Michael Gearon Jr., one of the Hawks’ many charming owners, believes that print media folks in this town have failed to appreciate the splendor that is his remarkable organization. And I must confess that the achievements of this special team sometimes have had a numbing effect on this jaded correspondent. So here’s where I pay homage and bestow overdue superlatives.
• The Hawks are the greatest team ever to have drafted so badly. In my glass-half-empty moments, I wonder, “Why aren’t the Hawks any better?” With age and perspective, however, I realize I should have seen said glass as more than half-full. Positively brimming, truth to tell.
From 2004 through 2007, the Hawks had five lottery picks. They whiffed on four. They took Josh Childress instead of Luol Deng/Andre Iguodala in 2004; Marvin Williams instead of Chris Paul/Deron Williams in 2005; Shelden Williams instead of Brandon Roy/Rudy Gay in 2006, and Acie Law IV instead of Thaddeus Young/Rodney Stuckey in 2007. The only one they got right was Al Horford, also in 2007.
They batted .200 on the picks that are supposed to make or break an organization — and they not only became a winning team but have remained one. Amazing!
• They’re also the greatest team ever to have negotiated so many onerous contracts. We’re not talking Jon Koncak ancient history. In the 21st Century, the Hawks bestowed $25 million over four years on Speedy Claxton, who worked 44 games, and re-upped Marvin Williams for $37 million over five seasons at a time when nobody else in the NBA seemed to think he was more than just another guy. (On cue, seize-the-day Marvin took the money and saw his stats descend to utter mediocrity.)
But the capper, as we know, was spending $120 million to keep Joe Johnson, which made some measure of sense in that he was their leading scorer. Being the Hawks, they managed to work this windfall contract at cross-purposes. They overspent to keep the guy whom new coach Larry Drew — who wasn’t really new, having been Mike Woodson’s assistant for six seasons — had declared he wanted to de-emphasize. Sure enough, Johnson saw his bank account swell at the same time his on-court numbers declined across the board.
The effect has left the Hawks with no wiggle room under the cap, which is just another example of their tough-love corporate strategy. Cap space is for wimps!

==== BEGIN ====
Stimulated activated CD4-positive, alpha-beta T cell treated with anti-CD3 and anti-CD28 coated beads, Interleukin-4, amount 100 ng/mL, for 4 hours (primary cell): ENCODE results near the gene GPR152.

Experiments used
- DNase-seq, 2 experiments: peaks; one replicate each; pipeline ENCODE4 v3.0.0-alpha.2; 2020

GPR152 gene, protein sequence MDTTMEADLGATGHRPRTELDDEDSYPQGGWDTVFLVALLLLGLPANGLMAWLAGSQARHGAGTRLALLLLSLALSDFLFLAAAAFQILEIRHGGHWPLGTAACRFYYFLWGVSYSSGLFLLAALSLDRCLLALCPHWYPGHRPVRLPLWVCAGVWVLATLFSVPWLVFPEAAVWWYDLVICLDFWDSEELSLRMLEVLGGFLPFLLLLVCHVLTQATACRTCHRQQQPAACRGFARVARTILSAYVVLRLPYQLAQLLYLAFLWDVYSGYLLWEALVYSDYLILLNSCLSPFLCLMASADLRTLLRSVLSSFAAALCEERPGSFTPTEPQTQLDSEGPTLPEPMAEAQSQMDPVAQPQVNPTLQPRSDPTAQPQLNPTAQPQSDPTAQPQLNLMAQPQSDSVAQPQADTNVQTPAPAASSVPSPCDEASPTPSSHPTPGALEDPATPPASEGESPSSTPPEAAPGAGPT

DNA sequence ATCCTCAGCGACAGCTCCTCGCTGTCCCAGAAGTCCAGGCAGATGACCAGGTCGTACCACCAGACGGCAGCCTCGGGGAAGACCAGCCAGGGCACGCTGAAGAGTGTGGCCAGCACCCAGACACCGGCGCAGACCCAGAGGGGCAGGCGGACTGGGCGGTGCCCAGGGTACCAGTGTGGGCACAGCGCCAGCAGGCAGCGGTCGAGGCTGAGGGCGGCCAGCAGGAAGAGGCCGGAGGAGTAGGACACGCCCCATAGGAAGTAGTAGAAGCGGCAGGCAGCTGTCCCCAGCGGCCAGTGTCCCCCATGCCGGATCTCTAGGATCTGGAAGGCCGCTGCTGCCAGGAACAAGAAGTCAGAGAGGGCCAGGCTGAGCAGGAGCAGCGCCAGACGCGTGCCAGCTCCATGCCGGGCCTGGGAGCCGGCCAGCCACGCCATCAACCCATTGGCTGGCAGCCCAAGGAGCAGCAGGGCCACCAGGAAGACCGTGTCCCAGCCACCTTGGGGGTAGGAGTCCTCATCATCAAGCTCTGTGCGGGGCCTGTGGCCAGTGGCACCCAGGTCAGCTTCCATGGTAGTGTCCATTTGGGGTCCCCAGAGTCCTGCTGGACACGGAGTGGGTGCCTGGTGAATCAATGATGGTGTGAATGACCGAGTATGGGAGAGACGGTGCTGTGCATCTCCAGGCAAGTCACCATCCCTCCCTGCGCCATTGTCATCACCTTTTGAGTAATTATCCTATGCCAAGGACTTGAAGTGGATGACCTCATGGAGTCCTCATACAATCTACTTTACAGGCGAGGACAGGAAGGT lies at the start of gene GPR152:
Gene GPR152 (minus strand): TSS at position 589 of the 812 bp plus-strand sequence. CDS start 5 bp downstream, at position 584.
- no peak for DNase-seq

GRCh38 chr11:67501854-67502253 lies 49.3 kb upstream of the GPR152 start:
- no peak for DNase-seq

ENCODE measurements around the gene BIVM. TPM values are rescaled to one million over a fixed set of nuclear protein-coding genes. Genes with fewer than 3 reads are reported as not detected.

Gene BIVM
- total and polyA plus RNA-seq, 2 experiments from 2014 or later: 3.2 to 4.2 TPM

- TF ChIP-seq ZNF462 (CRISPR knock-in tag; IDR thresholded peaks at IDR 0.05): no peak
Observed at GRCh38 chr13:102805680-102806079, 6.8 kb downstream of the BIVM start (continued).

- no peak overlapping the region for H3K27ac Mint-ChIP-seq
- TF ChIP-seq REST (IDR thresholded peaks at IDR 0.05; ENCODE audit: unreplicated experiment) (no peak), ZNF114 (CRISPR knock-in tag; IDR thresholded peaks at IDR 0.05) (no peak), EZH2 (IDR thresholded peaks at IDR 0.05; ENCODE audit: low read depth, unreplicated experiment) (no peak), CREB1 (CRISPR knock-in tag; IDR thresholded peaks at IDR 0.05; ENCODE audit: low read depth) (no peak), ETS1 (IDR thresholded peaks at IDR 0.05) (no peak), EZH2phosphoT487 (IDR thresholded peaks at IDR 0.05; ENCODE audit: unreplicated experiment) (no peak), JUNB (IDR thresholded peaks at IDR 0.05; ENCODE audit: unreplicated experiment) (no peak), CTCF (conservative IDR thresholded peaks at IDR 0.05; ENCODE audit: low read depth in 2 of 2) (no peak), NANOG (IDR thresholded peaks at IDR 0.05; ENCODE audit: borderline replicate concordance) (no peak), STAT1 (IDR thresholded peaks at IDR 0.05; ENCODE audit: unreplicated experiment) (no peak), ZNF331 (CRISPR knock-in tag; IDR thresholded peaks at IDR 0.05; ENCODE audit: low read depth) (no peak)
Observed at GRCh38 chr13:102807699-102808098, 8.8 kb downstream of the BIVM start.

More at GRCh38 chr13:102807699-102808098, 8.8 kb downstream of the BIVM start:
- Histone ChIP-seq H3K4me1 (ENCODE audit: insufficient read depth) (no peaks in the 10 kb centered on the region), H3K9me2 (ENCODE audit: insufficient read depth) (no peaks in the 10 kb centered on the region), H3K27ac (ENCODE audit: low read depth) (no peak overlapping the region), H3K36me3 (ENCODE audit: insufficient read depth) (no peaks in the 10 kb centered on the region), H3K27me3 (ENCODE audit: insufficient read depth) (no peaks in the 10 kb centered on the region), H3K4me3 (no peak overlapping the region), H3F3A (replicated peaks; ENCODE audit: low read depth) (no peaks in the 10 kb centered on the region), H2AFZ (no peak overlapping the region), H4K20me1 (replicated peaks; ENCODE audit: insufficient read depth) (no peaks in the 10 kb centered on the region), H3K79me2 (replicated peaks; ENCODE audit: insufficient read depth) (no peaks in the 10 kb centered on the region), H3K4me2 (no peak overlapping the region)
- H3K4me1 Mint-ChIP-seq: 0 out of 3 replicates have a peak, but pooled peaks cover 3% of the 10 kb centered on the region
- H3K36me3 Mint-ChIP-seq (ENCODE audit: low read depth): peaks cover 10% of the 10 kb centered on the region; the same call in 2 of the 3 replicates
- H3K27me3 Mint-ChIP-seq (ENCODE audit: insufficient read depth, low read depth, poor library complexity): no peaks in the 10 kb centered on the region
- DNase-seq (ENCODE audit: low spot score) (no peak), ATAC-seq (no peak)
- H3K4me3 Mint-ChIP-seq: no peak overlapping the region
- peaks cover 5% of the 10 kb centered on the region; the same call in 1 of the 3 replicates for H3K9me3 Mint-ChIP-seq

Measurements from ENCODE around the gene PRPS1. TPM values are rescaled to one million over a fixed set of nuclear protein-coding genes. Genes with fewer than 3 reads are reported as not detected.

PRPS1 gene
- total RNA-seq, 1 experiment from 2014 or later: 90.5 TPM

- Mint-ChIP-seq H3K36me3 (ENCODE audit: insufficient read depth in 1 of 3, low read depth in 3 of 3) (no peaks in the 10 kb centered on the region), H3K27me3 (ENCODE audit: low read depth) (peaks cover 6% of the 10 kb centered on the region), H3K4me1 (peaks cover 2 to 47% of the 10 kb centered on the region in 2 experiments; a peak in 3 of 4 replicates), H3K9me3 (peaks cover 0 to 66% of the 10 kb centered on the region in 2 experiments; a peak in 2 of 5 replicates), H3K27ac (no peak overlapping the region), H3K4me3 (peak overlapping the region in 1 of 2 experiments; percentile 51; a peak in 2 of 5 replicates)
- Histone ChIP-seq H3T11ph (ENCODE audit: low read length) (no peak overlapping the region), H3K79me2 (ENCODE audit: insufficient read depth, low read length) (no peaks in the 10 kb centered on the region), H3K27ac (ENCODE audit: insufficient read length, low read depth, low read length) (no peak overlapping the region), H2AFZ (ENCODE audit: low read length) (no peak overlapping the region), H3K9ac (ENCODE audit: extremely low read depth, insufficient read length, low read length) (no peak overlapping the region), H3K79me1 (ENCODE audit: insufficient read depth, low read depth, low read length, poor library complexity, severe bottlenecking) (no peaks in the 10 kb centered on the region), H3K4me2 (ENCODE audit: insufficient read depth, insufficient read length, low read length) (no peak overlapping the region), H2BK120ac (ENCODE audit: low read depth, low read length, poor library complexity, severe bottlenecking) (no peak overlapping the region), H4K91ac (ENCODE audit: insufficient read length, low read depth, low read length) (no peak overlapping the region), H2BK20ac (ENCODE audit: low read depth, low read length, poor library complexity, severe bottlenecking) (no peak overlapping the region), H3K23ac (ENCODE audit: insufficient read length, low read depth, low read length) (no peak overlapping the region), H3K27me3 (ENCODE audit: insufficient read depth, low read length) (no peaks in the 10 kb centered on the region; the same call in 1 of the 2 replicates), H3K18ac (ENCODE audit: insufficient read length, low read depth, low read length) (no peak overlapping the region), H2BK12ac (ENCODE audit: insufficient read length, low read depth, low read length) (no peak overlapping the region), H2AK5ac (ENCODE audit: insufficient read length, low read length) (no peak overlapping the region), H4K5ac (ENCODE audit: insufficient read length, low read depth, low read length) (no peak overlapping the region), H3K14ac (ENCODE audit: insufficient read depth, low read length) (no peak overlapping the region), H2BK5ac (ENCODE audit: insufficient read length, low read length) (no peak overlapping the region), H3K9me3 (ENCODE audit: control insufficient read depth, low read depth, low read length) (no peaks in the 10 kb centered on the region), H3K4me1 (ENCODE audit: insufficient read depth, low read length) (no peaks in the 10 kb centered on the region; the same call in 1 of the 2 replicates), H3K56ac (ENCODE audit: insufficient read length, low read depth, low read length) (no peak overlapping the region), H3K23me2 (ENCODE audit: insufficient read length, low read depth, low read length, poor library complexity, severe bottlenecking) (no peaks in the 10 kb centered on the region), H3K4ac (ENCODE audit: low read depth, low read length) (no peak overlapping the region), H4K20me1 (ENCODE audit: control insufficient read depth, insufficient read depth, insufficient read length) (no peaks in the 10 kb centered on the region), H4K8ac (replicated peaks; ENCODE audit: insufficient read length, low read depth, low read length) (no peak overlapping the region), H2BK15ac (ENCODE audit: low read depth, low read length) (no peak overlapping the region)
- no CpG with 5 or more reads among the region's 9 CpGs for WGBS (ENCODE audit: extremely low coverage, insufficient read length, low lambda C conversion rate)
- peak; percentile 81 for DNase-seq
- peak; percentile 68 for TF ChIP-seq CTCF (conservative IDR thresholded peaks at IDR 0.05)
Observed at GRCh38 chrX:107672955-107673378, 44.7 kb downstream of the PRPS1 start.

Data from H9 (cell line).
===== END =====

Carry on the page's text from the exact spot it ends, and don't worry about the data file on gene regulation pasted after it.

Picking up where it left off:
• They’re the greatest team ever to get blown out on such a consistent basis. Gearon Jr. makes the point that only three NBA clubs — the Lakers, the Celtics and guess who — have reached Round 2 of the NBA playoffs over the past three seasons. Obscured by the glare of this awesome achievement is this factoid: The Hawks’ record in Round 2 games those three seasons was 2-12, and not one of those 12 losses came by fewer than 10 points. (Isn’t the NBA supposed to come down to the last shot? Never mind.)
In those 14 Round 2 games, the Hawks’ average margin of defeat is 15.3 points. Kobe and K.G. can’t touch that!
Because they’re such good sports, the Hawks don’t save all their collapses until late spring. They offer them up during the winter, too! Last season they managed five home losses by at least 20 points. Over the 10-day span that ended with the 20-point flop against Miami on Sunday, they lost four home games and trailed by 20 in each (and by 30 in the first and last).
Drew expressed disappointment after the Miami game that his players grew so dispirited so early, but can you blame them? For the Hawks, this is standard operating procedure: Win a few games and get people interested, then face a test on national TV and spit the bit. Nobody in the crowd seemed one bit surprised. Nobody even bothered to boo.
But here’s the thing: By rights, these Hawks should never have been good enough to get anyone to care at all. They’ve been mismanaged almost every step of the way, and still they keep breaking .500 and showing up in Round 2. And that prompts this final superlative:
• The Hawks are the greatest team ever to have been subjected to such amateurish oversight.
The way I see it, anybody can draft good players and work the salary cap and win a slew of games. Only real men of genius could get it so wrong and still have it come out half-right. Full credit to this intrepid organization for showing us how it’s half-done.
By Mark Bradley